The Possibilities of the Art: Ashley Wheater and Jazz at the Joffrey

The Joffrey Ballet's Lucas Segovia, Ricardo Santos, John Mark Giragosian and Alb

The more dramatic the movement, the harder it is to stay balanced; the higher the leap, the more difficult it is to land it gracefully. Those may sound like universal principles of motion, but you'd never know it from watching Ashley Wheater move. Even though Wheater hasn't actually danced on stage since his last performances in 1997, what he's doing now is probably a more demanding challenge in the motive arts. He's the Artistic Director of the Joffrey Ballet, and one of his most important (and most delicate) responsibilities is the construction of their concerts; Ashley Wheater designs the art and architecture of the Joffrey's uniquely expansive presentation of Dance.

Rich and Real: "Human Landscapes" at the Joffrey

Victoria Jaiani and Miguel Angel Blanco (Photo by Herbert Migdoll)

The Joffrey Ballet performs Human Landscapes at the Auditorium Theater through October 28, and it's a journey through three very different, and very compelling works --- different, compelling, and a little surprising. It's never surprising when the Joffrey is really accomplished in what they do, and it's never surprising when they seem inspired and convincing. What is surprising about Human Landscapes is that the Joffrey weaves a really strong sense of conviction into this show, to go along with their trademark professionalism and inspiration.

"Age of Innocence" at the Joffrey's Spring Desire

The Joffrey Ballet's Spring Desire is a richly successful evening; it features three works, "Age of Innocence" by Edwaard Liang, "In the Night" by Jerome Robbins, and the world premiere of "Incantations" by Val Caniparoli. Spring Desire continues this week, from Thursday through Sunday, and ticket information is available at the Joffrey website.

Johnny Nevin wrote about the Joffrey performance here at, and has also taken a much more in-depth look at the making of Edwaard Liang's richly enchanting "Age of Innocence" at Here's a video collage of photographs by Herbert Migdoll of scenes from "Age of Innocence".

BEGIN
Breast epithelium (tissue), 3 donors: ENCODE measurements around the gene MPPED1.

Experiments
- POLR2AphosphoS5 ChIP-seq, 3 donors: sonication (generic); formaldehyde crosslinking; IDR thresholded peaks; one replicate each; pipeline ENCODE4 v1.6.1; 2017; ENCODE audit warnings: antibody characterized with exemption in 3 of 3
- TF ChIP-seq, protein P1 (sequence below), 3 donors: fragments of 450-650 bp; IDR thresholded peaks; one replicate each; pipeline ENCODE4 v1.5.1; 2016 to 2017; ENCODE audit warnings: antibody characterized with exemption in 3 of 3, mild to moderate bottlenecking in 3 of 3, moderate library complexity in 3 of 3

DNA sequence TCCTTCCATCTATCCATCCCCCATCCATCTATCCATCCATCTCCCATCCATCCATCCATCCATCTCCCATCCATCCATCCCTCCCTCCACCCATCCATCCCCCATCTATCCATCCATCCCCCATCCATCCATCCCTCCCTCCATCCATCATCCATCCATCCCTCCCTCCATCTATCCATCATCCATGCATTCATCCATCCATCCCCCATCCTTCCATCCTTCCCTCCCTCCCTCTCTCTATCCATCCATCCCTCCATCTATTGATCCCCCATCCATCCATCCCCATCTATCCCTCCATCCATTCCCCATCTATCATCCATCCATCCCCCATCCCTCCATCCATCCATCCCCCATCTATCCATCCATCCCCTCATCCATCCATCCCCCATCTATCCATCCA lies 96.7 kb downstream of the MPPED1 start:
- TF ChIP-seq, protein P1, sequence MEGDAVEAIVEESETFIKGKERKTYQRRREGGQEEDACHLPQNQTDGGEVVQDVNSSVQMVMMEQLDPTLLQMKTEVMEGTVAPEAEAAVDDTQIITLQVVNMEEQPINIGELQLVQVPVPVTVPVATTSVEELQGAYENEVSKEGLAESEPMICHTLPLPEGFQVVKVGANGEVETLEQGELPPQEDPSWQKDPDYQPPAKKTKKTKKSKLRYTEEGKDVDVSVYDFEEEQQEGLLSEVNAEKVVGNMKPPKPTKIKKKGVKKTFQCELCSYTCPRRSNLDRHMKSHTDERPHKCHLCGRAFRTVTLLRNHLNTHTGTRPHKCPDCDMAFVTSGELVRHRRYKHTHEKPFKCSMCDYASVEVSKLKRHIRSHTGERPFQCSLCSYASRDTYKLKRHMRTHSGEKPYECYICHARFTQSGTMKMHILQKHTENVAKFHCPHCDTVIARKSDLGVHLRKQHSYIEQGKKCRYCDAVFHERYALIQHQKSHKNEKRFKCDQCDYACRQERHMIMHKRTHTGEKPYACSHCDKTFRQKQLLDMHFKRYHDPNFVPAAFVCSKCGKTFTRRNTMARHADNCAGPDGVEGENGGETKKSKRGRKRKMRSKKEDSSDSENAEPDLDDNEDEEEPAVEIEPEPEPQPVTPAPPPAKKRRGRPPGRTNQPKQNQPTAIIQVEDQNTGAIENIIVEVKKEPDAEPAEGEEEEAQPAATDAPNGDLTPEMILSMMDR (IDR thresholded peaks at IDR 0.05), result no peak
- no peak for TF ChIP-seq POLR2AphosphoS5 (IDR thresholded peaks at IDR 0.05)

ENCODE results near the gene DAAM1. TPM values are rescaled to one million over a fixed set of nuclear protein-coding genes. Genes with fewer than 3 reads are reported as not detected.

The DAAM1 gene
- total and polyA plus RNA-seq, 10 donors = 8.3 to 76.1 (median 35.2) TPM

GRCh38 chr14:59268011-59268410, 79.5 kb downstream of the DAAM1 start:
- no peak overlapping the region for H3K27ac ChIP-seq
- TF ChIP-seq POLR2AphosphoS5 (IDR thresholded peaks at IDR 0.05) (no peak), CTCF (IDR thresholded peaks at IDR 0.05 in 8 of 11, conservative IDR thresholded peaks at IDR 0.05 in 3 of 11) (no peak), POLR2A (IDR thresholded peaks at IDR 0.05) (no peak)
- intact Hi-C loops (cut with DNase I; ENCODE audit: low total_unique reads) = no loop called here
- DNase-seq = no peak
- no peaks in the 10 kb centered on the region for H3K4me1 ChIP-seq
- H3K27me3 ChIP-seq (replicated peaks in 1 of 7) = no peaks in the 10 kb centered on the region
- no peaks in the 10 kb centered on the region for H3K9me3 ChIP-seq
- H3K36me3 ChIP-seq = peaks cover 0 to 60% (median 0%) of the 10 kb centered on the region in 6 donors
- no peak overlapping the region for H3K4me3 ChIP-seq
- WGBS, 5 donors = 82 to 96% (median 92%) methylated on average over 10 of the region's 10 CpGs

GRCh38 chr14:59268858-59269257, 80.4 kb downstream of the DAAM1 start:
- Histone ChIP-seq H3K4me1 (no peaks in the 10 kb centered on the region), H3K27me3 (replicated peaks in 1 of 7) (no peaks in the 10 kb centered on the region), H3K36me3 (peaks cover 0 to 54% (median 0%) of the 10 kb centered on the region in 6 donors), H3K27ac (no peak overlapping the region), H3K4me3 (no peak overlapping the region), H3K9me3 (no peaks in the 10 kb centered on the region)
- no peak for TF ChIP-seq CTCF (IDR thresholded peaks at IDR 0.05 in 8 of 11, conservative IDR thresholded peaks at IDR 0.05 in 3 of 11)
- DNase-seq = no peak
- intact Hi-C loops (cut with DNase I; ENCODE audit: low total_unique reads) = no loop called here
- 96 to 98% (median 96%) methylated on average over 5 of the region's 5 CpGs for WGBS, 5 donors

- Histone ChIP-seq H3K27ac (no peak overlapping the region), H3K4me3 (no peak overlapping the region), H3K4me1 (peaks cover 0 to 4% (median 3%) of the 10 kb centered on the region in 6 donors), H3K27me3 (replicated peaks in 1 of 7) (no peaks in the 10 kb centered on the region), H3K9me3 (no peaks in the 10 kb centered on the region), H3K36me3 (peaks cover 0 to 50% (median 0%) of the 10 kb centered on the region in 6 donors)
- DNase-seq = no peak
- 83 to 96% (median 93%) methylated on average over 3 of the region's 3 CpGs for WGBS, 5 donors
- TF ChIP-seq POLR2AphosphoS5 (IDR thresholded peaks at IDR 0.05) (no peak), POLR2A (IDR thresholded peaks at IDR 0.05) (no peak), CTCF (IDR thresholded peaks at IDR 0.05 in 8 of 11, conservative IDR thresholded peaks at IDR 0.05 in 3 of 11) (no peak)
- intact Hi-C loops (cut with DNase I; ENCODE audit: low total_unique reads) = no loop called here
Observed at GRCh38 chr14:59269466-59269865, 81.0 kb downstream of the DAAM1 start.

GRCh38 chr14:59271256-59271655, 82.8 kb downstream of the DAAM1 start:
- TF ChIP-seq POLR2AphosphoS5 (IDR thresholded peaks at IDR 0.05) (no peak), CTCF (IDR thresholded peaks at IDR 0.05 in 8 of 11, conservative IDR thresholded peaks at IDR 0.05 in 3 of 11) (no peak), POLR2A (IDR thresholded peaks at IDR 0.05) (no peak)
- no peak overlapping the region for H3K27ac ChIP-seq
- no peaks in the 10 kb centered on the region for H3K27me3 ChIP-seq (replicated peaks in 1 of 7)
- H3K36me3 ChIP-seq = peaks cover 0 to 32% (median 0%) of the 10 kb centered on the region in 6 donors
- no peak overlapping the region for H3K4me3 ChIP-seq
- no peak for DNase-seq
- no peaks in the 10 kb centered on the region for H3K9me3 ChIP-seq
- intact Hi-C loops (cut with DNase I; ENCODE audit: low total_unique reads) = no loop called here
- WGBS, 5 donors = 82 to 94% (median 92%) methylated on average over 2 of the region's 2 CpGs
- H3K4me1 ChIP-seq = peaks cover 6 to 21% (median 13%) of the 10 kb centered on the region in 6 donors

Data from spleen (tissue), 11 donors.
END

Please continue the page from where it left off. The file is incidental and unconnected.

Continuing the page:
The Joffrey Ballet Lights It All Up With "Spring Desire"

Joanna Wozniak and Matthew Adamczyk in "incantations".  Photo by Herbert Migdoll
Joanna Wozniak and Matthew Adamczyk in "incantations".  Photo by Herbert Migdoll

The Joffrey Ballet's "Spring Desire" is a beautiful, masterful evening, made out of elegance and precisely focused inspiration; it opened April 25 at Chicago's legendary Auditorium Theatre, and will run through the beginning of May.

"Spring Desire" starts out with Edwaard Liang's "Age of Innocence", an intricately conceived and beautifully performed work of profound insight. I wrote about the making of the piece in an article at called "The Choreography of Understanding", and in the process I had the chance to see one of the rehearsals for it. In a way it's a revelation to see the movement isolated in the bright light of the Joffrey's expansive rehearsal studio, repeated again and again until it shows the multiple perspectives of individual performance, ensemble precision and choreographic architecture, but it's nothing like seeing the lights come up on it at the Auditorium. There's a depth to the staging, a harmony to its richly woven movement-fabric, a brightness in the dancers who perform in it, that immerses you in it's rich, brooding story.